September: Cocoa Beach, Florida

September: Cocoa Beach, Florida


On the east coast Florida we found our center again at the beach.  Melbourne Beach, Cocoa Beach, Pelican Island National Reserve, Merritt Island: each with its own unique charm. It was also our first taste of some real café con leche and authentic Cuban food in a very long while. Happy campers.

October: Key West, Florida

October: Key West, Florida


There were so many highlights in October, it was hard to choose just one. We canoed through alligator-infested waterways near Tampa, stayed at Marriott’s Grande Vista Resort in Orlando, and caught up with my beautiful goddaughter and her family in Miami.  We ate way too many crab legs in Ft. Lauderdale and escaped for a few days down to Key West. The Turtle Hospital on Marathon Key was our favorite discovery on that trip.

November: Dallas, Texas

November: Dallas, Texas


In Dallas we got lucky! Three broken axles on our trailer for work (as unlucky as that may sound!) resulted in some much-needed time off. We rediscovered Dinosaur Valley State Park, saw the Animals Inside Out exhibit at the Perot Museum, devoured like the foodies we are, and shared Donny’s very first drive-in movie.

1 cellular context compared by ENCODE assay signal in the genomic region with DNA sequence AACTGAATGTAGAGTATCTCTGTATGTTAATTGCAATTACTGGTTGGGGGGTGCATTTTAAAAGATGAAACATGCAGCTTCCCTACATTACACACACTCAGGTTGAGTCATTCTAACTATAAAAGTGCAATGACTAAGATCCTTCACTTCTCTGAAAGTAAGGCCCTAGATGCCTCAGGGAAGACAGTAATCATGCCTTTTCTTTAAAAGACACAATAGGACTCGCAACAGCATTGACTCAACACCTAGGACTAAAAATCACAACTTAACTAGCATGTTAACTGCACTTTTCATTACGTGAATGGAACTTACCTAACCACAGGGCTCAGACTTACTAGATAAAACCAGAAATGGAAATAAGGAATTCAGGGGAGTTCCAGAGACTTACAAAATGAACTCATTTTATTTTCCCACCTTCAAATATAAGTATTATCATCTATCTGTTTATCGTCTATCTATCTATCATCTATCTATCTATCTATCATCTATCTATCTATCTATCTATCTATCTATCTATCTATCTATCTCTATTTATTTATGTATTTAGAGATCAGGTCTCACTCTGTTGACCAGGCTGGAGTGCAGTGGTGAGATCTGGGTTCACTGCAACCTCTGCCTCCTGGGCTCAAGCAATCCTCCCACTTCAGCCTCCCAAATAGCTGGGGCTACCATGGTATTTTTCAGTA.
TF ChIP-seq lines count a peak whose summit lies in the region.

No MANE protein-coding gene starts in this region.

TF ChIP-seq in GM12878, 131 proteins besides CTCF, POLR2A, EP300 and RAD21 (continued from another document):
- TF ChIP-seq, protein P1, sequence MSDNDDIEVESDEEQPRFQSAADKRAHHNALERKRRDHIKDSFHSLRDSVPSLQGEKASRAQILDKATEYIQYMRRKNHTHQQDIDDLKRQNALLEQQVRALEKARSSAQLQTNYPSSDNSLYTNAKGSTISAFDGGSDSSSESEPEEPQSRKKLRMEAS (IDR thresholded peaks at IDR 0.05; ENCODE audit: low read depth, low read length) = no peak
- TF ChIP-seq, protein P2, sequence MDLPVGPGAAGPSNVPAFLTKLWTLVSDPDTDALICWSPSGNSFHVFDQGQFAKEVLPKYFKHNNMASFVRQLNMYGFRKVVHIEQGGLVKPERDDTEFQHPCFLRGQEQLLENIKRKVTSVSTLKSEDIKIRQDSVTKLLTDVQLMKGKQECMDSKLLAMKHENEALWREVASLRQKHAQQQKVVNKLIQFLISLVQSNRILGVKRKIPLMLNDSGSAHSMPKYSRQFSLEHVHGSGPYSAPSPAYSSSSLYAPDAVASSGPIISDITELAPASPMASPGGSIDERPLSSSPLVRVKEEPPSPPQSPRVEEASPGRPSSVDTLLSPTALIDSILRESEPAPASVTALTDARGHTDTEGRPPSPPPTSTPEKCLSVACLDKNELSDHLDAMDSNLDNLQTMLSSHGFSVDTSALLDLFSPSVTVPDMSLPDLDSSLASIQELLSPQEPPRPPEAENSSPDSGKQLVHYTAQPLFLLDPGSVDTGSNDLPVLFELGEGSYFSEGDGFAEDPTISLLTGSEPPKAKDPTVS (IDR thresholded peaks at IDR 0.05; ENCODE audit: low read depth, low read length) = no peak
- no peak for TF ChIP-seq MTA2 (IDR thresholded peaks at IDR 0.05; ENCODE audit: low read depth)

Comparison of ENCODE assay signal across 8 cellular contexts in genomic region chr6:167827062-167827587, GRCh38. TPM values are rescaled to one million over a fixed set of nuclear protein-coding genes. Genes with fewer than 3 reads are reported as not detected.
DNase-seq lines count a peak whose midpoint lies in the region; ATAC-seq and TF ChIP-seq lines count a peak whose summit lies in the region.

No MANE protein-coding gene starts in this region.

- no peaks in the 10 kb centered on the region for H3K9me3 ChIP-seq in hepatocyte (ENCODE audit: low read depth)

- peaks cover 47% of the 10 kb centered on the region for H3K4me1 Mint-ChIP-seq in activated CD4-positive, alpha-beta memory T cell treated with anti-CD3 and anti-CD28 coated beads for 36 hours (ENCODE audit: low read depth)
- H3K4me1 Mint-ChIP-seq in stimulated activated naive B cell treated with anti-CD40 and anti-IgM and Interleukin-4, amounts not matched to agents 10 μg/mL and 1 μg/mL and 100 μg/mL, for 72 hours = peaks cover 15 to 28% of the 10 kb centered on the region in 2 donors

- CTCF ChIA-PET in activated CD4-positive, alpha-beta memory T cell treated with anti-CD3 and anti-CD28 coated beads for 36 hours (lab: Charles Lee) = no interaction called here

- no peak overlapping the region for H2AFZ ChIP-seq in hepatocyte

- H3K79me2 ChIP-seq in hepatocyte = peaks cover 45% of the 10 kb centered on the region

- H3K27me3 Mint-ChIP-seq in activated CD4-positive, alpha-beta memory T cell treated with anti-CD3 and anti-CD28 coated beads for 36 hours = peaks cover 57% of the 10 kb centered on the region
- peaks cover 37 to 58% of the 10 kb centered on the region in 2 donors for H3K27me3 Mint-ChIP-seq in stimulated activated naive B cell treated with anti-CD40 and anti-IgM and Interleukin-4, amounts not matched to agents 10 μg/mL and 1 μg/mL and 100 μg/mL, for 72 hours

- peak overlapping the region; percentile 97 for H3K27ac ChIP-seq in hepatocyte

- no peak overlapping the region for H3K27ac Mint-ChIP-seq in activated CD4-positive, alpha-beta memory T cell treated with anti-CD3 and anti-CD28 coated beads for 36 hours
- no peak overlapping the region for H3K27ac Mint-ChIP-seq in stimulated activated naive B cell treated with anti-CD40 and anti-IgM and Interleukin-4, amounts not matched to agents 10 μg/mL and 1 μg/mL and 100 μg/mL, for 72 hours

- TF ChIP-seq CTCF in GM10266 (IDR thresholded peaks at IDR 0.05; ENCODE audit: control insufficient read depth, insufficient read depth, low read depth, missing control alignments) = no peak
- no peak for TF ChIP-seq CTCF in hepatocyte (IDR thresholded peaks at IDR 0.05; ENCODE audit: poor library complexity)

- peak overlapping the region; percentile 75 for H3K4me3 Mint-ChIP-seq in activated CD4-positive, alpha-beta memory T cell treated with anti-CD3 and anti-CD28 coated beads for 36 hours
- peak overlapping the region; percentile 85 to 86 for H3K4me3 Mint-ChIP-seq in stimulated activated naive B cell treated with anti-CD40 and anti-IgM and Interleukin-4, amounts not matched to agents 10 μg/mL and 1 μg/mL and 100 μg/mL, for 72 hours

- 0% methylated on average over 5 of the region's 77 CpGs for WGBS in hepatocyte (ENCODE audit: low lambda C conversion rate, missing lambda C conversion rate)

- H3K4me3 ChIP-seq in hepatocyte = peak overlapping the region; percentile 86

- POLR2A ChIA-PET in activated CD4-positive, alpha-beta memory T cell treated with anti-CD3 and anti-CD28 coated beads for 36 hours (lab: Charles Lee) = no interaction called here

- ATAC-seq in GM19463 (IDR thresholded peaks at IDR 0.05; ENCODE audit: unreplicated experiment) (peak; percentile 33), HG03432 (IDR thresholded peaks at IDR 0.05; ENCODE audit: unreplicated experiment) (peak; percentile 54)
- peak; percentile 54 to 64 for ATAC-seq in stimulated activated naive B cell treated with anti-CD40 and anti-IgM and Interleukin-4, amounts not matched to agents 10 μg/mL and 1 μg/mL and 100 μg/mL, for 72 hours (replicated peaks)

December: Manhattan Beach, Los Angeles, California

December: Manhattan Beach, Los Angeles, California


Los Angeles was the last stop on our mobile marketing tour. In the final weeks, we were crunched for time, but still managed a walk along Manhattan Beach. Photos posted from that walk resulted in a fun meet-up with an old college friend.  Through work, we made some great new friends as well!


Happy New Year!

We have absolutely no plans for 2014. Will we look for another experiential marketing tour to save up some more funds? Try out house-sitting? Set off on another extended trip? I guess it’s time to start planning. . . We look forward to sharing another year of fun and adventures!